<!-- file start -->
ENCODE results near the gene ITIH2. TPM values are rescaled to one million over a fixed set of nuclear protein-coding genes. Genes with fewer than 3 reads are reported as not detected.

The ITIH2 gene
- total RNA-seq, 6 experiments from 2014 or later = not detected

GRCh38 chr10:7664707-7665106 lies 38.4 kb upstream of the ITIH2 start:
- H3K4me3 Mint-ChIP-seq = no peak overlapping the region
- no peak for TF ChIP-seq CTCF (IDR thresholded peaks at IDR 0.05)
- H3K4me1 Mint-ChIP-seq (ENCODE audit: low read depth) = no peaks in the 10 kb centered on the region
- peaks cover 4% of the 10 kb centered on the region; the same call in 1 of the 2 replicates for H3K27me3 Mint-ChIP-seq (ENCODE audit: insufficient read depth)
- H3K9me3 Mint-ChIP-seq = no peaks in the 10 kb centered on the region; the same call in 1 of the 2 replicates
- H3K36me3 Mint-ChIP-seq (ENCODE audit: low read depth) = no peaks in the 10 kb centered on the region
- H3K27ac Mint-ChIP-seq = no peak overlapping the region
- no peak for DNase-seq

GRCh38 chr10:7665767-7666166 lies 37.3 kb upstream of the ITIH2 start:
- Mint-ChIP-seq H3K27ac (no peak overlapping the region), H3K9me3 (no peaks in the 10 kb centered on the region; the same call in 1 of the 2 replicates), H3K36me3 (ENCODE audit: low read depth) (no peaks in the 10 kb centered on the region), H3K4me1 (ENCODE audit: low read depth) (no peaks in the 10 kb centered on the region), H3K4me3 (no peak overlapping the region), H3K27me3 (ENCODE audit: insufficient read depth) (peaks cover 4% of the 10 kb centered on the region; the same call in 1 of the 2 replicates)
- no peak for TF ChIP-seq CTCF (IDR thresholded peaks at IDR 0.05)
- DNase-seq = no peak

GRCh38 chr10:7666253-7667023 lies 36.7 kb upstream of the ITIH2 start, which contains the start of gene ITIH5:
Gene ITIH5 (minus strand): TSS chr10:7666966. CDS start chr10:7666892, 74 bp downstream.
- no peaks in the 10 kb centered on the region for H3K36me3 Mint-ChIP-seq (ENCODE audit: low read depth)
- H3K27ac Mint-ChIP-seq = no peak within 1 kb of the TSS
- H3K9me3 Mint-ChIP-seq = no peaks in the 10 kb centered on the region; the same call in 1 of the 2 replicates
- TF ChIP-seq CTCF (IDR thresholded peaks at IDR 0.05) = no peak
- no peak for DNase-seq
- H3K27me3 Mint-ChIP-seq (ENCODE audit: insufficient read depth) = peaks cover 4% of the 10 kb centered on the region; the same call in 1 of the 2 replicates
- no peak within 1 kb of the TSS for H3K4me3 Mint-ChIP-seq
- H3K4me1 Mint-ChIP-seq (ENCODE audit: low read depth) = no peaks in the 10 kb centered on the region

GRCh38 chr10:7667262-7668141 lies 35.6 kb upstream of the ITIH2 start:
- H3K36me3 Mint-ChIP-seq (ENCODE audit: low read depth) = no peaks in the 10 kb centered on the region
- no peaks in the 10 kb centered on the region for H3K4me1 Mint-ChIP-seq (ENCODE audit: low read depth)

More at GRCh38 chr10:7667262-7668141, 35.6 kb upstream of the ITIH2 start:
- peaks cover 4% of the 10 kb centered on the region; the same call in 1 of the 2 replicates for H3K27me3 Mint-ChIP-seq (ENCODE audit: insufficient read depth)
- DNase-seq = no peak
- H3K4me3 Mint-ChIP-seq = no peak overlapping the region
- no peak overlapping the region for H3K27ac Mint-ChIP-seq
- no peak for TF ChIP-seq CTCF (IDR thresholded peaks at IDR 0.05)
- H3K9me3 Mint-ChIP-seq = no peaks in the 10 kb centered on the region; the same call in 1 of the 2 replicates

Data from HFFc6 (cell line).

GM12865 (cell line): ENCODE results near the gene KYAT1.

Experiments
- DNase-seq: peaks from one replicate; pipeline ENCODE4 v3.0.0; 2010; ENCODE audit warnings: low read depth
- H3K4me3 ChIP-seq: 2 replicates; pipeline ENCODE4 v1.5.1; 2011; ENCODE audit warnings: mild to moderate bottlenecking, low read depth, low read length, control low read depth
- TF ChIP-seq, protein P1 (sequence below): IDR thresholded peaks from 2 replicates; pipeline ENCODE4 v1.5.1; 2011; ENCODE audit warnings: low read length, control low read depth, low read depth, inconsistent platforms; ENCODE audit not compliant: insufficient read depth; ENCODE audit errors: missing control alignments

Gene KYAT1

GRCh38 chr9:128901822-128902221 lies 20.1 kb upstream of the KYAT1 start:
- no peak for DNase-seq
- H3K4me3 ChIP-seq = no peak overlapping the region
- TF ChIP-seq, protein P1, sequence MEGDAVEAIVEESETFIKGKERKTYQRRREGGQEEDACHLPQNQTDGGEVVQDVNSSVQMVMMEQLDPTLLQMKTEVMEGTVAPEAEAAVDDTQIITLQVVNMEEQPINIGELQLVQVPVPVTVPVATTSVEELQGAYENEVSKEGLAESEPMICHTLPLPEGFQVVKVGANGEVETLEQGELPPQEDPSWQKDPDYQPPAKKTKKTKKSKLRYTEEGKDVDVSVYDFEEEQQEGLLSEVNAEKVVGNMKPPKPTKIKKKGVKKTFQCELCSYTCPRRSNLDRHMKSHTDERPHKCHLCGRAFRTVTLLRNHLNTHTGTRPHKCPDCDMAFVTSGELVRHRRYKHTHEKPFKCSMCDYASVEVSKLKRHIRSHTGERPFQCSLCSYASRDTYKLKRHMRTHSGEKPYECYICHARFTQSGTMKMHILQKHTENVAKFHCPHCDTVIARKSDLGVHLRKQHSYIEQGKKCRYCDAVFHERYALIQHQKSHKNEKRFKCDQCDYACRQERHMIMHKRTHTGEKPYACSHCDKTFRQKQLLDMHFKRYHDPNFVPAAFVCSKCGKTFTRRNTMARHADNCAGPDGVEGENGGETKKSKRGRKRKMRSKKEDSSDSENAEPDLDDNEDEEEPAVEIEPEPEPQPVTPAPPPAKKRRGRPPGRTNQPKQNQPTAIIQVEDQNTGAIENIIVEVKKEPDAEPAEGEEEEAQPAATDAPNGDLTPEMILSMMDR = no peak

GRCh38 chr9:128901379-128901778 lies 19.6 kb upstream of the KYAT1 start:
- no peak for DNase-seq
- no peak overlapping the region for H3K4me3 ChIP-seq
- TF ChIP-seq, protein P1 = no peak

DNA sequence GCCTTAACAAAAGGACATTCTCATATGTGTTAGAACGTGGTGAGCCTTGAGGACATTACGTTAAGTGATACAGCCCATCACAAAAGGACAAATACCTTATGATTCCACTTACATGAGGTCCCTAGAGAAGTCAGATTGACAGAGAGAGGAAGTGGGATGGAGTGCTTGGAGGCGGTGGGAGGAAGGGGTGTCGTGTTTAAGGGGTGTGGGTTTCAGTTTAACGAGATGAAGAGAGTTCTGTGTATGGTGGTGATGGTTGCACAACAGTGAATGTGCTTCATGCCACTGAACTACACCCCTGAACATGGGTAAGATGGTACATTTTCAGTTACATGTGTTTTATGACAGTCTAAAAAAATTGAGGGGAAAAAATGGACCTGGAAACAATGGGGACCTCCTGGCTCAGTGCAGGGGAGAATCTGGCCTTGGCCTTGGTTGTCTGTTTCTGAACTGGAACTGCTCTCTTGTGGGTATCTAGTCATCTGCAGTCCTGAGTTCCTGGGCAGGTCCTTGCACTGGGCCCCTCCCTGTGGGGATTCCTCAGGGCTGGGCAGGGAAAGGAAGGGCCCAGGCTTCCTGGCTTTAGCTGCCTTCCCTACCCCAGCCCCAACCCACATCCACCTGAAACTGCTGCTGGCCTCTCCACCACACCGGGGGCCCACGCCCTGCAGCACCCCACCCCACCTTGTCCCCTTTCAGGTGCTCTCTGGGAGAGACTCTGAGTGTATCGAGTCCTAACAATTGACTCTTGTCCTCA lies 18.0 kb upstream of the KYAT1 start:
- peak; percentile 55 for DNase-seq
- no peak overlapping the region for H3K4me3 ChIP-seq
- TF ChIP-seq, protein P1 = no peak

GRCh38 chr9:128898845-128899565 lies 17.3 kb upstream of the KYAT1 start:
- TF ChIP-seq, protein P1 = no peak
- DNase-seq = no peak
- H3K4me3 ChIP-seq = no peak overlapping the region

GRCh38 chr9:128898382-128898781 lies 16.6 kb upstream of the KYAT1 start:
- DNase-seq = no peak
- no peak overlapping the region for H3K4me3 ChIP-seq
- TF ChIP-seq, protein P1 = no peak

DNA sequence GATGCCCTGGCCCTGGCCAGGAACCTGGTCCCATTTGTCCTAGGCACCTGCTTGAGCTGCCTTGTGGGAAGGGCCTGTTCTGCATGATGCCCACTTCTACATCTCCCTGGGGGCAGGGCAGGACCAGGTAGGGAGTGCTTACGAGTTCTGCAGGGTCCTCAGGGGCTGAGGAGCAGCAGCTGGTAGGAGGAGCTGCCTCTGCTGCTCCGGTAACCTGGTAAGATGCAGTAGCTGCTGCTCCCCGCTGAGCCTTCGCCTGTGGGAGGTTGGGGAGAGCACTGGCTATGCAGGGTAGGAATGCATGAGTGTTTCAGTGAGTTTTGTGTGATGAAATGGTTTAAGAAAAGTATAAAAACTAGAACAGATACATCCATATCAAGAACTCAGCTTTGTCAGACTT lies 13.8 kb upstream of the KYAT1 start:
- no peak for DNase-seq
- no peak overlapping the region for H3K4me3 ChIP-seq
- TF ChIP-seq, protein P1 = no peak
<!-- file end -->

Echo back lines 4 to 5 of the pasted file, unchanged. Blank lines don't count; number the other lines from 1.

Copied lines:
GRCh38 chr10:7664707-7665106 lies 38.4 kb upstream of the ITIH2 start:
- H3K4me3 Mint-ChIP-seq = no peak overlapping the region